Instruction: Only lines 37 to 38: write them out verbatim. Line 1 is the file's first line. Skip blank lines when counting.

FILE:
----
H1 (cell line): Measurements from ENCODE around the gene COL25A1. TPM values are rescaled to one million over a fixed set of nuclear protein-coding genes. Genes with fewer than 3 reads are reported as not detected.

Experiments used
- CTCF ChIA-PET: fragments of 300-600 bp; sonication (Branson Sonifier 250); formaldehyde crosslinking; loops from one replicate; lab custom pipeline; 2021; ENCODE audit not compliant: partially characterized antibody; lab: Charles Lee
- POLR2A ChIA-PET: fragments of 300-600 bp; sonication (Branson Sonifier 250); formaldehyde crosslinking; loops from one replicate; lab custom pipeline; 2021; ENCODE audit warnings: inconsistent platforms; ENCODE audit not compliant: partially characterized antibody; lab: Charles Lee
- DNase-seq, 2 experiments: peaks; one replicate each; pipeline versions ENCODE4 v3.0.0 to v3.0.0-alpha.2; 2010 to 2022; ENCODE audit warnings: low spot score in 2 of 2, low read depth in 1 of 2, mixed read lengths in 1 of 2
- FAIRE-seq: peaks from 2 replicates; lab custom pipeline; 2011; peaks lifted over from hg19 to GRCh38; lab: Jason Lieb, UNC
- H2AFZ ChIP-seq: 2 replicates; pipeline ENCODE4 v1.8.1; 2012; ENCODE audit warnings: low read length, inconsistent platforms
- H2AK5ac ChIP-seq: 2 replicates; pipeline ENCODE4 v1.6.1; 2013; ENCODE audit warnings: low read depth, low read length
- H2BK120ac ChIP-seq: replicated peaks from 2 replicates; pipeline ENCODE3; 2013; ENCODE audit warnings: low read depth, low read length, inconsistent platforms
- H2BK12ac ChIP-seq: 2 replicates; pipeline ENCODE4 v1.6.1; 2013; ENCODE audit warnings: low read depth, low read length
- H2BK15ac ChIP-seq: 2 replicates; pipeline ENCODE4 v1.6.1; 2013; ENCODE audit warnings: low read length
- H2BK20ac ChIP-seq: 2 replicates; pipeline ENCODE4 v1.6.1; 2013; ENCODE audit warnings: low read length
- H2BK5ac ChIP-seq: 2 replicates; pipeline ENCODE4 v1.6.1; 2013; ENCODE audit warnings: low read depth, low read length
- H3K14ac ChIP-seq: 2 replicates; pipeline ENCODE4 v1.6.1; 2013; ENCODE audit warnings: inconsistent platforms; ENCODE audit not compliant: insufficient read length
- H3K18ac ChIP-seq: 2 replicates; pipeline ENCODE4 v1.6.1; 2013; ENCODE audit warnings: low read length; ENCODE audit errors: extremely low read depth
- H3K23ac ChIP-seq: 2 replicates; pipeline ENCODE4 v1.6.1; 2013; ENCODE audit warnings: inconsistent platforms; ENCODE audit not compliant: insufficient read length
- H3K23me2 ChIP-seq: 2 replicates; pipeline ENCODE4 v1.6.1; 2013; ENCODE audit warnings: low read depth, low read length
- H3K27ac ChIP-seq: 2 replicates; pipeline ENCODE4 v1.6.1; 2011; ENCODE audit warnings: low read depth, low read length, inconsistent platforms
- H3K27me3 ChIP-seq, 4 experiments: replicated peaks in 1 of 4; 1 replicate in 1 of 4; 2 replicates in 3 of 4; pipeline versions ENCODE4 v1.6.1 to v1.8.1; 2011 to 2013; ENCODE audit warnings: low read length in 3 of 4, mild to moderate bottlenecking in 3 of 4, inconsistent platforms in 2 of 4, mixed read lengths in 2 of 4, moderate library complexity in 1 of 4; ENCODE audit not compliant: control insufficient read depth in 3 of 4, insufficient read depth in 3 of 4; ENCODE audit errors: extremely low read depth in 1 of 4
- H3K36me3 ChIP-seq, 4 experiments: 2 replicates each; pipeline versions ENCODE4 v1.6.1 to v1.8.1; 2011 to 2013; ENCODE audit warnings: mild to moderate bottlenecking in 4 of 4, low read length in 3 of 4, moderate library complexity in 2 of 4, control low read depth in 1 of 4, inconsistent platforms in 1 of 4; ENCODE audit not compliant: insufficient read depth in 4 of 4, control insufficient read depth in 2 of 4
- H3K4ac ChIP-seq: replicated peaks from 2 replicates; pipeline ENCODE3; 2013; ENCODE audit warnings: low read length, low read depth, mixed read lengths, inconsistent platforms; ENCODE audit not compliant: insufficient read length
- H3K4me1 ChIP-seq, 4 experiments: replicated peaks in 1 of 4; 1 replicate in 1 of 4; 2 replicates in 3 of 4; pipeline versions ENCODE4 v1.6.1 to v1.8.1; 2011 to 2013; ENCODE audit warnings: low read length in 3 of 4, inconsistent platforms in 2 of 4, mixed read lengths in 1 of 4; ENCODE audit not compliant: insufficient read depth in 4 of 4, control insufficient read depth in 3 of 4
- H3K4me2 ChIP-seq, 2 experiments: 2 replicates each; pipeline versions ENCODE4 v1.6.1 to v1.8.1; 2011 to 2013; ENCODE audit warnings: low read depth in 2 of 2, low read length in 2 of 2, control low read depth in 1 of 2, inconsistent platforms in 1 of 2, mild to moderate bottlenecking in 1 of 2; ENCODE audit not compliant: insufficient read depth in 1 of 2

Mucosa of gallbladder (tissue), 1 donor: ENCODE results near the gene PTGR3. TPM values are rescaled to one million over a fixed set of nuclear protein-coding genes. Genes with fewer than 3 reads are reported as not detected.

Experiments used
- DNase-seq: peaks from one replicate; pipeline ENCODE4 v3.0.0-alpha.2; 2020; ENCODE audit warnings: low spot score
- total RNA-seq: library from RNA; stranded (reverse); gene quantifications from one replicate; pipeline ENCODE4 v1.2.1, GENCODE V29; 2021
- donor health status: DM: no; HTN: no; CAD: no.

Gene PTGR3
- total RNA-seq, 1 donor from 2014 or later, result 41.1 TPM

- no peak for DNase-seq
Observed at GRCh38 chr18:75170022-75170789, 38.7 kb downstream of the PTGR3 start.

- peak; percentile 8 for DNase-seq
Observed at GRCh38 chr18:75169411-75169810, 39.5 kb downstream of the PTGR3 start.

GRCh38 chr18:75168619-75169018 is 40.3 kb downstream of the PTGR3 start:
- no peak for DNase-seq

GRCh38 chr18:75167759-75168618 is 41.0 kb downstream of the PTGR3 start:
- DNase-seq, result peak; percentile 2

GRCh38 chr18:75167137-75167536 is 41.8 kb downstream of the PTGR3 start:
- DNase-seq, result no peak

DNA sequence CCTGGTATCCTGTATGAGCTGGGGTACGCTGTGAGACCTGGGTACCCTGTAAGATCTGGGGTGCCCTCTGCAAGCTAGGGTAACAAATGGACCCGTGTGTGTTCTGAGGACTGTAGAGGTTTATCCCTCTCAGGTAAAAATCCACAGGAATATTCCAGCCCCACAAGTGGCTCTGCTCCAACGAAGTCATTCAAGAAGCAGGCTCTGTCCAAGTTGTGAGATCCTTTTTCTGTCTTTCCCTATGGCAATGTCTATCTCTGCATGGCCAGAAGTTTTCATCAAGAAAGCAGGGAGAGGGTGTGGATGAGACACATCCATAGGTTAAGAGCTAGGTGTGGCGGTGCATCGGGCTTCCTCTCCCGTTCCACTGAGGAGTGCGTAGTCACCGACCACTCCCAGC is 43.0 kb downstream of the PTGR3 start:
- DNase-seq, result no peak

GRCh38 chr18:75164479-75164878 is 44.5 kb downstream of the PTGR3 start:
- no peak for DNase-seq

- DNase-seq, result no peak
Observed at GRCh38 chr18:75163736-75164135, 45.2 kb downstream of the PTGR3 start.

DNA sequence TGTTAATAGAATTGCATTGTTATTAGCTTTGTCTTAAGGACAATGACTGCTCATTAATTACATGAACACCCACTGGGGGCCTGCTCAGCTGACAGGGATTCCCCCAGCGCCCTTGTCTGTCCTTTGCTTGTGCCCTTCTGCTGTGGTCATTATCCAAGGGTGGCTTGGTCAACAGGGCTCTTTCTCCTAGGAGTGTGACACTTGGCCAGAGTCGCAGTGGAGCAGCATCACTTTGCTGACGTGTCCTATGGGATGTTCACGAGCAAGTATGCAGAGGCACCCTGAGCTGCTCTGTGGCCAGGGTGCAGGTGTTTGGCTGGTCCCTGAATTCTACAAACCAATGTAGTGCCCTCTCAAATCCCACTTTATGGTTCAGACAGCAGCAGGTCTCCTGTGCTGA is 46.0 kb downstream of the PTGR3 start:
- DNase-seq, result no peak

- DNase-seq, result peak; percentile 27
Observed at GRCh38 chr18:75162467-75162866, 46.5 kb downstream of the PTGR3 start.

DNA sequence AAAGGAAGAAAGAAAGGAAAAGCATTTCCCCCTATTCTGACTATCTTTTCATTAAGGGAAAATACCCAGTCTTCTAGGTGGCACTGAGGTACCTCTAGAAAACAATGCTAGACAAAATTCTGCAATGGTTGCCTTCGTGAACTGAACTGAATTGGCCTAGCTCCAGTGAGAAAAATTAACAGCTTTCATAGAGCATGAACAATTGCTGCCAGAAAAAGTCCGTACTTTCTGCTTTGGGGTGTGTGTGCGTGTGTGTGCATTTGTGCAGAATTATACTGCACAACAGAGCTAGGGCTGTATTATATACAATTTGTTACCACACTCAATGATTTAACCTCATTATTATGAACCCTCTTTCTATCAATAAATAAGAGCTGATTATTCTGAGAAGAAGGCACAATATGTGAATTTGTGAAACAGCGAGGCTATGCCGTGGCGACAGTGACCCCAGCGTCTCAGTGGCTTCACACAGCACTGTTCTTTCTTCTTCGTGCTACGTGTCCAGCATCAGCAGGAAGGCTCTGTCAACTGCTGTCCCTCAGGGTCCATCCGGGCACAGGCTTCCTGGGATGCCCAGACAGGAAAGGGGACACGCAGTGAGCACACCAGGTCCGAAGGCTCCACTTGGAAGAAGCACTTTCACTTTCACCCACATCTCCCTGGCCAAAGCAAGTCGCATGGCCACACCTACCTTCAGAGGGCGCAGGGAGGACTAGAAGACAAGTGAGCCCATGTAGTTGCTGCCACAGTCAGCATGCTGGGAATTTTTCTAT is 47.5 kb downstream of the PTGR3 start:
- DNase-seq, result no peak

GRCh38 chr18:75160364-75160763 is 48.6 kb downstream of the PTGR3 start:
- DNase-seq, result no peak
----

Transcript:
GRCh38 chr18:75167759-75168618 is 41.0 kb downstream of the PTGR3 start:
- DNase-seq, result peak; percentile 2